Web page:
Earlier this months, estimates of unsafe abortions were published in Reproductive Health Matters. A related paper in Studies in Family Planning written by researchers from the Guttmacher Institute estimates rates of unintended pregnancies in various regions.
According to the authors:
Unintended pregnancy can carry serious consequences for women and their families. We estimate the incidence of pregnancy by intention status and outcome at worldwide, regional, and subregional levels for 2008, and we assess recent trends since 1995. Numbers of births are based on United Nations estimates. Induced abortions are estimated by projecting from recent trends. A model-based approach is used to estimate miscarriages. The planning status of births is estimated using nationally representative and small-scale surveys of 80 countries. Of the 208 million pregnancies that occurred in 2008, we estimate that 41 percent were unintended.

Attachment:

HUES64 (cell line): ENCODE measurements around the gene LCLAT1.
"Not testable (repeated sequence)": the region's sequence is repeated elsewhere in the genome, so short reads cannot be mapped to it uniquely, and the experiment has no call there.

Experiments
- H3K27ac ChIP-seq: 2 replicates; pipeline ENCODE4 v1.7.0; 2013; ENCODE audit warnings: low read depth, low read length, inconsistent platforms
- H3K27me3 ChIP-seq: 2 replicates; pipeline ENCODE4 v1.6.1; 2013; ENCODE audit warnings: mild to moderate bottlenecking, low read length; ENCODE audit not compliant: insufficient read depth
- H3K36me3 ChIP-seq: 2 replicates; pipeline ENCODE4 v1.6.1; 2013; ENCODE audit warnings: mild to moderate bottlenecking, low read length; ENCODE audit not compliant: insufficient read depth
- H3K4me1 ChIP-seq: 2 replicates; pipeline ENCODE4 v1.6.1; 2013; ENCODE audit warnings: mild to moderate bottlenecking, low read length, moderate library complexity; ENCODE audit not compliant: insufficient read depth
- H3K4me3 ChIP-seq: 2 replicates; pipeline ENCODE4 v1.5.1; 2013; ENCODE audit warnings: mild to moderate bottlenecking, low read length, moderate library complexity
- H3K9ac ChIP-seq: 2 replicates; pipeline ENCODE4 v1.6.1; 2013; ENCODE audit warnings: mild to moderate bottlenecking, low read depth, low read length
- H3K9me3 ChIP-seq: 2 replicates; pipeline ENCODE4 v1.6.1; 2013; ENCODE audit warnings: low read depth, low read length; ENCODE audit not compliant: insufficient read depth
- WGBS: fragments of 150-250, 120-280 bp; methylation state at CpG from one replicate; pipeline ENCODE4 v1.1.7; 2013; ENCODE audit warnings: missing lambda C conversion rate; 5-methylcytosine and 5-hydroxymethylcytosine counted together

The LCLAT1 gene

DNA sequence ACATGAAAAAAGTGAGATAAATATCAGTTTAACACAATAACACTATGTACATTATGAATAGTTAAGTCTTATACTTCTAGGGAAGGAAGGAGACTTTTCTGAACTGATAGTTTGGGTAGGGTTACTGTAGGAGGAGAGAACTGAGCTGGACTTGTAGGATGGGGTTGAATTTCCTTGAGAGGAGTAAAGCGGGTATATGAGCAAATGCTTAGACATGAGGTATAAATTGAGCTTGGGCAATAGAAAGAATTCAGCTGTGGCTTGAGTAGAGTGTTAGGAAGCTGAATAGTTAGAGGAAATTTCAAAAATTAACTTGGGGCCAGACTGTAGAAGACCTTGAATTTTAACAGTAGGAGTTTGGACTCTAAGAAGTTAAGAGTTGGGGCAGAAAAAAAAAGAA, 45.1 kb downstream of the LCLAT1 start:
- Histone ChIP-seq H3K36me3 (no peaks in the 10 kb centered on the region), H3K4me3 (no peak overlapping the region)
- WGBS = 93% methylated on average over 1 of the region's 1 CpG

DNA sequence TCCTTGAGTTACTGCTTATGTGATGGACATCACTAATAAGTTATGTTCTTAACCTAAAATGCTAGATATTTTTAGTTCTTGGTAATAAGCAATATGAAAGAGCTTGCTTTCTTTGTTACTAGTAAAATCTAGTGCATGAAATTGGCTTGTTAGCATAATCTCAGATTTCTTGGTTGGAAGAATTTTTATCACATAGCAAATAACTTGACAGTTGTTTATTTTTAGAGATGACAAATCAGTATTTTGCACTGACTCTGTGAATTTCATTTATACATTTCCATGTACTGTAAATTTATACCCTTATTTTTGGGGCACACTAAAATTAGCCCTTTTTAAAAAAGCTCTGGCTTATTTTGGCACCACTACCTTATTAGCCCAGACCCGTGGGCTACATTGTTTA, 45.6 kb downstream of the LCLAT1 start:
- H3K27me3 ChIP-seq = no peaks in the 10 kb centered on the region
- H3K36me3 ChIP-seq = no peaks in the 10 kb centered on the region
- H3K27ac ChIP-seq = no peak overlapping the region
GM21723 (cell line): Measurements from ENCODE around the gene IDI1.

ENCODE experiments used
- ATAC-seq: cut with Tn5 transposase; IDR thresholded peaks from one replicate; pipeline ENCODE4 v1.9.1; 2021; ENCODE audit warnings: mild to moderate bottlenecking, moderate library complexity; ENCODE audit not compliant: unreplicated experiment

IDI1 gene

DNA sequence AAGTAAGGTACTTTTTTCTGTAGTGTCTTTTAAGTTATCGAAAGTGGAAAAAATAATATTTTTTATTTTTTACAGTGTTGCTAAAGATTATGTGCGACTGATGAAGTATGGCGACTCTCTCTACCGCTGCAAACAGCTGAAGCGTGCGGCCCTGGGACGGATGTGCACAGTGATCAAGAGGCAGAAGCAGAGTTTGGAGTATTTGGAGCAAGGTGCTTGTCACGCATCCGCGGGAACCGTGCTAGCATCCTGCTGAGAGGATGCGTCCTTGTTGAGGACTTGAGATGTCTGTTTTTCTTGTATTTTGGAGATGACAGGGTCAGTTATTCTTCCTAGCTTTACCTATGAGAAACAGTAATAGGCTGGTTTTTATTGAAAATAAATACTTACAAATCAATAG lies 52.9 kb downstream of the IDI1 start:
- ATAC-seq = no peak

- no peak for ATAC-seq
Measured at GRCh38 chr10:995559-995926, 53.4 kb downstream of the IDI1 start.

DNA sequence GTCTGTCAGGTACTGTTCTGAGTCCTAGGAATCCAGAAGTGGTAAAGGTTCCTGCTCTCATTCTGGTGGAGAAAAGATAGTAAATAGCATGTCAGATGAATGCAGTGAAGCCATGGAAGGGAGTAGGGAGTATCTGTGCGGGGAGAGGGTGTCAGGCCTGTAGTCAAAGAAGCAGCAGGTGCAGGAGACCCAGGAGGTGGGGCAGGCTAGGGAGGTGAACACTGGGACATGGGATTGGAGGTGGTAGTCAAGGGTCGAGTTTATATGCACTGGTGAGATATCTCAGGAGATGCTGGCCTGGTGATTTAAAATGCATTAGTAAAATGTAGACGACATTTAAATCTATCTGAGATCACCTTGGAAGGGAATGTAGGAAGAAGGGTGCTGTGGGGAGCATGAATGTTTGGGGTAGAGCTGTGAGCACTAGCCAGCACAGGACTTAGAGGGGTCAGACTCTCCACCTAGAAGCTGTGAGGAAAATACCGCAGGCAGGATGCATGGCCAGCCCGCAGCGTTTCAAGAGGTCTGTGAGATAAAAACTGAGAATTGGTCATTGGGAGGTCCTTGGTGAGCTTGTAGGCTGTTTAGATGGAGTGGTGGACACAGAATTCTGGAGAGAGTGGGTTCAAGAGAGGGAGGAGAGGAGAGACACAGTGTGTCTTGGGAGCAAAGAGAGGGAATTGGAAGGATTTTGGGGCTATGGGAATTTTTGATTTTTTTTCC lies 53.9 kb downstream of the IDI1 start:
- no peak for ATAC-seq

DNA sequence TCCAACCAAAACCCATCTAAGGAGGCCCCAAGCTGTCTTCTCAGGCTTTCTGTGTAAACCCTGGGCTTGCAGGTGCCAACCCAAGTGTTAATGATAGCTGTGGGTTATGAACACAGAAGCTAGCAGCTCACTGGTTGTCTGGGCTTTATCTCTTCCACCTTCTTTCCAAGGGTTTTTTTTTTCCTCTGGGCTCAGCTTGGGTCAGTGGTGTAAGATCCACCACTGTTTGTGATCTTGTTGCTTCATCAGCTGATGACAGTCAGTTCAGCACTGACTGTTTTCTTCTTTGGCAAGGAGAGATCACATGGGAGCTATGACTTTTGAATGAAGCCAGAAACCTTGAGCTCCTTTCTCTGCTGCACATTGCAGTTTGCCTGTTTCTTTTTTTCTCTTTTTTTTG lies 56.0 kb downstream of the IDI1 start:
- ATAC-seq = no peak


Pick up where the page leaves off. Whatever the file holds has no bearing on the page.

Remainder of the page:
The authors estimate 86 million unintended pregnancies resulting in approximately 41 million abortions worldwide, roughly 35 million of which took place in “less developed regions.” Given the relatively high rate of unsafe abortion leading to maternal morbidity and mortality in developing countries, a move towards further reducing unintended pregnancies could greatly improve the health outcomes for women in the developing world by decreasing the number of unsafe abortions.